The Phillies' pitcher that night was the awesome right-hander Robin Roberts. He was in the midst of 6 consecutive seasons of 20 wins. And he was facing the Brooklyn Dodger with their awesome line-up, Gilliam, Cimoli, Snider, Furillo, Hodges, Campanella, Neal, Zimmer, and the Don Drysdale as the opposing pitcher.

The game lived up to my imagination. There was excellent pitching and defense. There was a majestic by the great Dodger catcher, Roy Campanella, off the top of the stadium. But Roberts only gave up three hits, pitched a complete game and got the win. For years after that magical night I would want to be a second baseman like Junior Gilliam. And, in my mind, I would pitch, copying Robin Roberts and throwing the perfect pitch in the pressure situation.

Robin Roberts passed away yesterday. But the memory of his mastery will live as long as I do!


Thursday, April 29, 2010

Johnny Neun Quote!

I just read a quote by a man who was in his late eighties and still swinging his fungo in spring training at the time. Johnny Neun had played in the 1920's for Ty Cobb and managed the Yankees and Reds. Young players today would do well to listen.

"It is important to remember how careful you have to be about the way you live your life. It's to your advantage not to do too many things off the field that interfere with your life on the field. You turn on the TV and you hear that some committee or other is investigating things out of someone's past and lives get ruined. When you play this game, you're in the public eye. I once heard a great poet say that if you're going to go public with your life, your life belongs to the public. Be careful with our life. In the long run the thing that's going to be the most precious to you, the thing you're going to treasure all your life, is your peace of mind."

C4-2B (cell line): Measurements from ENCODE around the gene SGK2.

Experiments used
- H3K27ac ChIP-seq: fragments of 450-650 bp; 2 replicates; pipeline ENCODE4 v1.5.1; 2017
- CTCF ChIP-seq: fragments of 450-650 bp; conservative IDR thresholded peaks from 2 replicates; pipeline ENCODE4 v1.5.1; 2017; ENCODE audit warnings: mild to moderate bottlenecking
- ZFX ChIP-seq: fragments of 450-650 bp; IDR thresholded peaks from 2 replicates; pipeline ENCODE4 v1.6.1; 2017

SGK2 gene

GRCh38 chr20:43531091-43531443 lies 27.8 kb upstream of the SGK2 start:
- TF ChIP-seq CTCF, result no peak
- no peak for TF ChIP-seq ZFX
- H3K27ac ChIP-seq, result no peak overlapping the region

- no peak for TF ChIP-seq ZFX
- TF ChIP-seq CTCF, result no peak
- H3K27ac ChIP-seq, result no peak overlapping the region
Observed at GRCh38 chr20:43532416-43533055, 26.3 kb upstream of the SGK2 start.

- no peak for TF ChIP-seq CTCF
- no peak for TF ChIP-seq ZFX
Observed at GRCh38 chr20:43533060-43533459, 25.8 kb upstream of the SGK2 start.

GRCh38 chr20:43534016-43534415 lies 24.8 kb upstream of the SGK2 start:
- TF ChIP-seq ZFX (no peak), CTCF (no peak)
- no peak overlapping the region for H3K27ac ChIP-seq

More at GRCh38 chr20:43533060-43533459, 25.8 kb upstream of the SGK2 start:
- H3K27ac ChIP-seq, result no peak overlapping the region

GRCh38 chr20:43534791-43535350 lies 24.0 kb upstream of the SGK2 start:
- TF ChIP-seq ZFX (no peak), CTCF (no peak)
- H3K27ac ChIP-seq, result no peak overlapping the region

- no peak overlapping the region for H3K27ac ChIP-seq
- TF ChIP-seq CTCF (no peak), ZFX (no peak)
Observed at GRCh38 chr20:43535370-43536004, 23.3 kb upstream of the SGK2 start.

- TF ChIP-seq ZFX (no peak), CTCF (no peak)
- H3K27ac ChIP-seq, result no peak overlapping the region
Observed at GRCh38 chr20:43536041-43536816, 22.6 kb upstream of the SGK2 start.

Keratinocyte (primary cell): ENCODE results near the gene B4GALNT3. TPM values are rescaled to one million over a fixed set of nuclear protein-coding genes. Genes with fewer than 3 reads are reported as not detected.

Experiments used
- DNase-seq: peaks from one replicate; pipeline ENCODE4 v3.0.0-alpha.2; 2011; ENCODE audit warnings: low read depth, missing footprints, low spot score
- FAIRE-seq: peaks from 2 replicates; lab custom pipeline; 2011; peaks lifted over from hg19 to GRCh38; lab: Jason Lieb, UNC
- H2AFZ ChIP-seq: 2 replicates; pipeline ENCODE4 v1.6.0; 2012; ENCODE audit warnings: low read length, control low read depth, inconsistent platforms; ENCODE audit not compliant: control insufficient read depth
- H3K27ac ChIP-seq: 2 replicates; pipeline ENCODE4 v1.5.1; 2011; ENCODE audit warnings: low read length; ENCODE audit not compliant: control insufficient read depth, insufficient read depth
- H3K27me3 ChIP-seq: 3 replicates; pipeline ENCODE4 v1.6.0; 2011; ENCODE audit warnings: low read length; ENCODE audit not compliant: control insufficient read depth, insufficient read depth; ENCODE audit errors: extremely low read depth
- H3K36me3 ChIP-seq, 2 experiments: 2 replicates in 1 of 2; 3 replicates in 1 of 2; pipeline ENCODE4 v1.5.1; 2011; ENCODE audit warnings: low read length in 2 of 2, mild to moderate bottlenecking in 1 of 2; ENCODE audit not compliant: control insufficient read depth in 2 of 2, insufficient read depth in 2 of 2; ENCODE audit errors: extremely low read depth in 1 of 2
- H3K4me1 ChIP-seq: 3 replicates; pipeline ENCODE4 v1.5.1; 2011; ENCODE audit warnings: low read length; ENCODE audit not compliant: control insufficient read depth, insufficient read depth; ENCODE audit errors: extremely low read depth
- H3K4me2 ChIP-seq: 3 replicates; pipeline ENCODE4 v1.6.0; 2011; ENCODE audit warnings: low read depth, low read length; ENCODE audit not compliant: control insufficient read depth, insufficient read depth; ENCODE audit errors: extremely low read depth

Dig in and make sure you get the full benefit of your natural ability. Only a few of you are going to make the Big Club. But for the others, you ought to be able to leave saying. "I gave it my best." Don't worry about tomorrow. Don't worry about things you have no control over. Do it this way and someone may walk up to you and say, 'you're the one."


Wednesday, April 21, 2010

Perfect Night at Minute Maid

Being at a ball game anytime is a great joy, but Tuesday night at Minute Maid was almost as perfect as one could ever expect. The April temperature was about 70 at game time, and not a cloud in the sky. The roof was open and the breeze was blowing gently.

To make things better, we saw the return of Lance Berkman to the line up for the first time, following his time on the disabled list. He was one for four with a double and two runs batted in, giving hope that the offense will be improving in the days ahead. Even Carlos Lee had a hit, also a double, sparking hope that his slump will end soon. J.R. Towles had a couple of hits! Things are looking better.

After giving up hits to the first four Florida hitters, Brett Myers pitched tough enough to keep the Astros in the game. Matt Lindstrom came in and closed out the come from behind win over the Marlins.

It would be hard to find a better day at the ballpark!


Monday, April 5, 2010

Opening Day At Minute Maid '10!!!

Opening Day has been a huge part of life for my wife and I. We have celebrated 43 anniversaries, 42 of them at Opening Day for the Astros. The only time we missed was when we celebrated our 35th in New York City. We just returned from the 2010 edition.

Roy Oswalt started for the 'Stros against Tim Lincecum of the San Francisco Giants, the reigning back to back Cy Young winner. Oswalt pitched creditably, but not well enough to avoid the loss. He gave up three runs in his six innings of work, while Lincecum did not allow a run in his seven innings of work.

Houston did not hit the ball hard very often tonight. Carlos Lee had a line drive off the wall in left, but the next well struck ball was in the 9th inning when J. R. Towles had a double to left center field to drive in the second run of the evening for Houston.

There were not too many bright spots for the over 43,000 in attendance. I wonder how many fans will be in the stands tomorrow.